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It offered Llewelyn, on condition of his entire submission, a county in England, a pension of a thousand a year, and a suitable provision for his only daughter, and promises of mercy and liberality to his Welsh adherents.
The third proposal, also a secret one, offered Prince David, Llewelyn's brother, a similar provision for his child, on condition that he consented to take the cross and go into the Holy Land, never returning thence unless recalled.
To these propositions the Welsh princes replied in spirited language, by a decisive refusal to such terms; and their chieftains added, in answer to that. part of Edward's message relating to them, that to no other prince but Llewelyn would they ever do homage, even were he to renounce Snowdon, a territory that had belonged to his race from the earliest annals of their history.
Prince David's answer was no less spirited than Llewelyn's. He replied to the extraordinary proposal that he should go out to Palestine, by a simple dignified rebuke to those who had made it.
'Can devotion,' he declared, 'be forced? And shall I go out to the Holy Land to benefit my
posterity by my piety, yet at the same time robbing them of their inheritance? When I feel disposed to visit the East, my motives shall be pure and voluntary.
'Very many do marvel,' he says, 'that you urge us to leave our own land, and to go to other men's lands among our enemies to live; for as we have no peace in our own, how can we hope to have it in that of our enemies? Though it be hard to live in war and danger, it were harder to be utterly destroyed.'
With these heroic replies, the little band made their last struggle for freedom; and seeing no hopes of a peaceable conclusion, the Archbishop of Canterbury formally excommunicated Llewelyn and David for resisting the mandates of the Church.
Edward then marched his forces to Conway, and conquered the island of Anglesea; and the English troops contemptuously concluded that the Welsh must now succumb to their superior numbers and
They crossed over the Menai at low water by means of a broad bridge of boats, and hoped to gain an easy entrance into the mountain's passes. The Welsh, familiar with the ebb and flow of the
tide, under the command of one Richard ap Walwyn, waited till it had risen to its full height, thus cutting off all means of retreat to the island for the English, and rushing down upon them from the mountains, drove them back into the sea; and the greater part of the army, with the exception of Lord Latimer, who escaped on horseback over the bridge, perished by drowning.
This check to Edward's invasion revived the fallen hopes of the Welsh, whose spirits rose, and whose long-cherished veneration for the prophecies of Merlin, led them to hope that Llewelyn might yet fulfil one that had promised to his sceptre dominion over the whole empire of Britain, once wielded, as they believed, by its founder, Brutus.
The Welsh were also encouraged in the hopes of success by the wild prophecy of a soothsayer, who predicted that Llewelyn would ride crowned through Cheapside.
This repulse forced Edward to retire to Rhuddlan, where he made the most extensive preparations for fresh encroachments into Wales. The Welsh, fired with enthusiasm, urged Llewelyn to prosecute the war with intrepidity; and Llewelyn, leaving David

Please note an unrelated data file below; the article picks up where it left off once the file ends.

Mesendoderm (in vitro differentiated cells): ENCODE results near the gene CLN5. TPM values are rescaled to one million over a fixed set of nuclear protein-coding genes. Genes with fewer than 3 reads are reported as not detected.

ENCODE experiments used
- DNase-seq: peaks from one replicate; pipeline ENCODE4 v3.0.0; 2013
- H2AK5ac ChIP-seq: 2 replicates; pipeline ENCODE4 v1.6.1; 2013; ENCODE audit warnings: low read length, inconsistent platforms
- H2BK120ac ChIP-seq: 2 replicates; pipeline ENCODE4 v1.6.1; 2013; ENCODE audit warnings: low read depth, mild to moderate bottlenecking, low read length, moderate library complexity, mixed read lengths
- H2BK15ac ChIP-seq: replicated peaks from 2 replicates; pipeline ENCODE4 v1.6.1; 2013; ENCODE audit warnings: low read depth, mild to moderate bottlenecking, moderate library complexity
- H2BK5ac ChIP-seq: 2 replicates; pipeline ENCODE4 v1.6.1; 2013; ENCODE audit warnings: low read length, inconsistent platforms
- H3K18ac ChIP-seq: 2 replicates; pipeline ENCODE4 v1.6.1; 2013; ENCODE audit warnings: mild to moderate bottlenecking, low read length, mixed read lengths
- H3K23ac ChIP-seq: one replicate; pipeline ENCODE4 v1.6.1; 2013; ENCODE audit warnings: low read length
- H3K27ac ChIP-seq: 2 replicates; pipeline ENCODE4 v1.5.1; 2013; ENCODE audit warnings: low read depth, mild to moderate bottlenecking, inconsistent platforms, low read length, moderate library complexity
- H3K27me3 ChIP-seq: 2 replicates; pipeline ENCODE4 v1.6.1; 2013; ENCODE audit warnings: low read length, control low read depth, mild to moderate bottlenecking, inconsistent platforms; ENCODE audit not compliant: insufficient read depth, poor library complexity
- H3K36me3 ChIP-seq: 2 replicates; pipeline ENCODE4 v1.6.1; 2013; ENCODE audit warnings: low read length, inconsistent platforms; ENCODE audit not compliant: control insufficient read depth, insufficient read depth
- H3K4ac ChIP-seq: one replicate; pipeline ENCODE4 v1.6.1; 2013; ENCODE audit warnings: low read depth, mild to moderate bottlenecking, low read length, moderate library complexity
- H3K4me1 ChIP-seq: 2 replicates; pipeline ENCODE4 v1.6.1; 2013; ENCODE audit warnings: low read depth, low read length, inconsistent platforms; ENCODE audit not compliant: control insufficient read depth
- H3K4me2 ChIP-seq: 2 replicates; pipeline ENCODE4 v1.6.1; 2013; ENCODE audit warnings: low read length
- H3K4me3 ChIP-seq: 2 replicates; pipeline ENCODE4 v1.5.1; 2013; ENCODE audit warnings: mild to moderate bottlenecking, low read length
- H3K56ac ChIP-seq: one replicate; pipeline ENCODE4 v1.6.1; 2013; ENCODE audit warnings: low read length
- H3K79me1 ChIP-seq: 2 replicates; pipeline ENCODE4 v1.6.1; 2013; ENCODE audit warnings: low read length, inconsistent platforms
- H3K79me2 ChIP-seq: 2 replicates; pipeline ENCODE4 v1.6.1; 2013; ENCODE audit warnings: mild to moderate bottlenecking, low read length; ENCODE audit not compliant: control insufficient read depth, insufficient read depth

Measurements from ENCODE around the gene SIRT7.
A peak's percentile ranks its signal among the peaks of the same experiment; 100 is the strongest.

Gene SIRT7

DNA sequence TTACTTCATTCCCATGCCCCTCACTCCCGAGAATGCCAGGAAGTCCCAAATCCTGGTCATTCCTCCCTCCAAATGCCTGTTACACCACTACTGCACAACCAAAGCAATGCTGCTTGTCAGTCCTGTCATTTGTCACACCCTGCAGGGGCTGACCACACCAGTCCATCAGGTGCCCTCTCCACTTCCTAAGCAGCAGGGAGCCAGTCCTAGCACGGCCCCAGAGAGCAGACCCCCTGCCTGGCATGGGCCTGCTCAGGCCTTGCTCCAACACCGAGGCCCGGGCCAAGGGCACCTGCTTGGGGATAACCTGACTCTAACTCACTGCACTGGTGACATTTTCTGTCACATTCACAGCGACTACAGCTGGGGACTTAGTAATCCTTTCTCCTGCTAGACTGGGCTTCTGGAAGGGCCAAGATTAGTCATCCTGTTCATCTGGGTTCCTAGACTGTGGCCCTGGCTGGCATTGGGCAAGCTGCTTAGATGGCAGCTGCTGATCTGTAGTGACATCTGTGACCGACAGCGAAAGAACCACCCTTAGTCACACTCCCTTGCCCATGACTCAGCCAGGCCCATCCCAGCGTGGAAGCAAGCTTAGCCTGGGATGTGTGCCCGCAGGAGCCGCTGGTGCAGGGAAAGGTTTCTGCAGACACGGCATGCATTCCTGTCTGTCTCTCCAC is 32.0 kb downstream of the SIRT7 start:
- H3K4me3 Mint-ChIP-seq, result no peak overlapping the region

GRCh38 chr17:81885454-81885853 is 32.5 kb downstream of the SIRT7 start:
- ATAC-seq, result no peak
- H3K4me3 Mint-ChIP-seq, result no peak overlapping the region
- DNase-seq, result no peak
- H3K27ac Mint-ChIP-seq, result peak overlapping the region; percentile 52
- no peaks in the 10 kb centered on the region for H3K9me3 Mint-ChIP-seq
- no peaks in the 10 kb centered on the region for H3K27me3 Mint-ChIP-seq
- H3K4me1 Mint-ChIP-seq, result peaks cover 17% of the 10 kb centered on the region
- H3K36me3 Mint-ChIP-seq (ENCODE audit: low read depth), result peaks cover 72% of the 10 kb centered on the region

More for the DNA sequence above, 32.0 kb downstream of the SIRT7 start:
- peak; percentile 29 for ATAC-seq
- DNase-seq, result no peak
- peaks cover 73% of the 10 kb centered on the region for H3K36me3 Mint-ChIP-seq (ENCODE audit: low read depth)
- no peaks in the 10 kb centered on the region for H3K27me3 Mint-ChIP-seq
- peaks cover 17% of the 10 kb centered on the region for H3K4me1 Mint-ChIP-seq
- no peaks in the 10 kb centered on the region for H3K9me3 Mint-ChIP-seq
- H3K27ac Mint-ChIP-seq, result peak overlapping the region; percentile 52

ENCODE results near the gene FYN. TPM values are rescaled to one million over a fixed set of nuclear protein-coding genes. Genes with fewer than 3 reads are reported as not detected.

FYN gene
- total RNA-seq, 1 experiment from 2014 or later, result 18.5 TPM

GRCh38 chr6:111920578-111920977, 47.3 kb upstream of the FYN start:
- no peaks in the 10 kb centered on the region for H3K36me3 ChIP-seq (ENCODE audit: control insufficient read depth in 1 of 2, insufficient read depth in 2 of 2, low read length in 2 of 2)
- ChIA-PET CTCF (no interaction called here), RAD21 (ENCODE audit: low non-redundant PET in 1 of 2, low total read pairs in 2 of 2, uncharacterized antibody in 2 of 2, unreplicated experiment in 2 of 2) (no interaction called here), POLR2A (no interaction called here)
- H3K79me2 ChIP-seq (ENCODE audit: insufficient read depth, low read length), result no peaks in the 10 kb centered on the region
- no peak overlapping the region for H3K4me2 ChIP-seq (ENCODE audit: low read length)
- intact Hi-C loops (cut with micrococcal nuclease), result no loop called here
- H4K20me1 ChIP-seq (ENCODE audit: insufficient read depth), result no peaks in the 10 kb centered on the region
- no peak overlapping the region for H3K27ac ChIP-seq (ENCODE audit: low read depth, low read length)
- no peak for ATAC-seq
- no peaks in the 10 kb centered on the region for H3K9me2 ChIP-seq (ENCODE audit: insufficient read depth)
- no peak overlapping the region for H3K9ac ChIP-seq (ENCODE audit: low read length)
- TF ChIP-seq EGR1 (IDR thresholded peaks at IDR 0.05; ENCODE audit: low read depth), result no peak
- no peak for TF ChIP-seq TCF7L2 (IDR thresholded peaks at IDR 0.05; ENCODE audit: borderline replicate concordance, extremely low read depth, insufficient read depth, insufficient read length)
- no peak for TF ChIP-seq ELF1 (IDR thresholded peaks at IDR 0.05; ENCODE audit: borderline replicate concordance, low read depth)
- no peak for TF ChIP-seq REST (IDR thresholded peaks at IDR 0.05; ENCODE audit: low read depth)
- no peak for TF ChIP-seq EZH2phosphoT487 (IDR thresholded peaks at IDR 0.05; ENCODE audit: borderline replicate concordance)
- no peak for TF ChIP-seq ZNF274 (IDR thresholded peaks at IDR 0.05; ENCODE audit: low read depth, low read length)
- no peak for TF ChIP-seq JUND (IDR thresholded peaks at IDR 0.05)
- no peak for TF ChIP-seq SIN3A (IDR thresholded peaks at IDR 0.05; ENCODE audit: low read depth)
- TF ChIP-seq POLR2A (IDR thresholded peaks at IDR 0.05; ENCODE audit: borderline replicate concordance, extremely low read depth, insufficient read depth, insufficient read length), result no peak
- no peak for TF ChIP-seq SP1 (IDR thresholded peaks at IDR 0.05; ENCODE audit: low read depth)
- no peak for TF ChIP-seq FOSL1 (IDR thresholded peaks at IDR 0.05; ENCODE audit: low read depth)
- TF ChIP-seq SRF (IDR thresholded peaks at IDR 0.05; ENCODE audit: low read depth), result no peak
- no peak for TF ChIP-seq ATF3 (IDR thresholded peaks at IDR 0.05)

in possession to guard Snowdonia, descended into Cardigan, where he and his brave followers harassed the English lords by a series of successful ravages.
The career of this brave prince was now approaching its close, and his end was destined to be brought about by an act of the greatest possible treachery.
One day, leaving the greater part of his army on the top of a high mountain overlooking the waters of the Wye, he descended into the valley, only accompanied by one squire.
He had appointed a place that he considered quite secure as doubtless it might have been, but that it had been betrayed to the English-to confer with some lords of the district. These very lords had betrayed him.
Llewelyn had posted a body of Welsh on a bridge over the river Wye, called Pont Oreadyn, and thinking no sudden attack could be made, had gone unarmed into the valley. While he had set forth in security, a party of English attacked the Welsh on this bridge, who fought valiantly until the English, hearing that there was a ford over
the river, crossed the Wye, and by attacking the mountaineers on the other side, their weaker point, forced them to abandon the bridge.
In the meantime, when informed by his squire that the enemy had attacked his troops, Llewelyn was still undaunted, and trusted that their superior courage would soon repulse the enemy. Finding, however, that the English were streaming over the river into the valley, he endeavoured to regain his ⚫ little force on the mountain, who, drawn up in battle array, awaited his return.
The English army were ascending the mountain side to attack this band, when a straggler, named Adam de Francton, seeing that the prince was Welsh, attacked and severely wounded him, yet was ignorant of his rank. This Englishman then joined his own people. The valiant Welsh, gazing from the mountain top, saw with horror that their beloved chief was lying wounded on the ground; but they fought with energy and zeal, till at length, overcome by superior numbers, they gave way, leaving a third of their number dead on the field of battle. This was on the 10th December 1281. In the meantime, tended only by a white friar,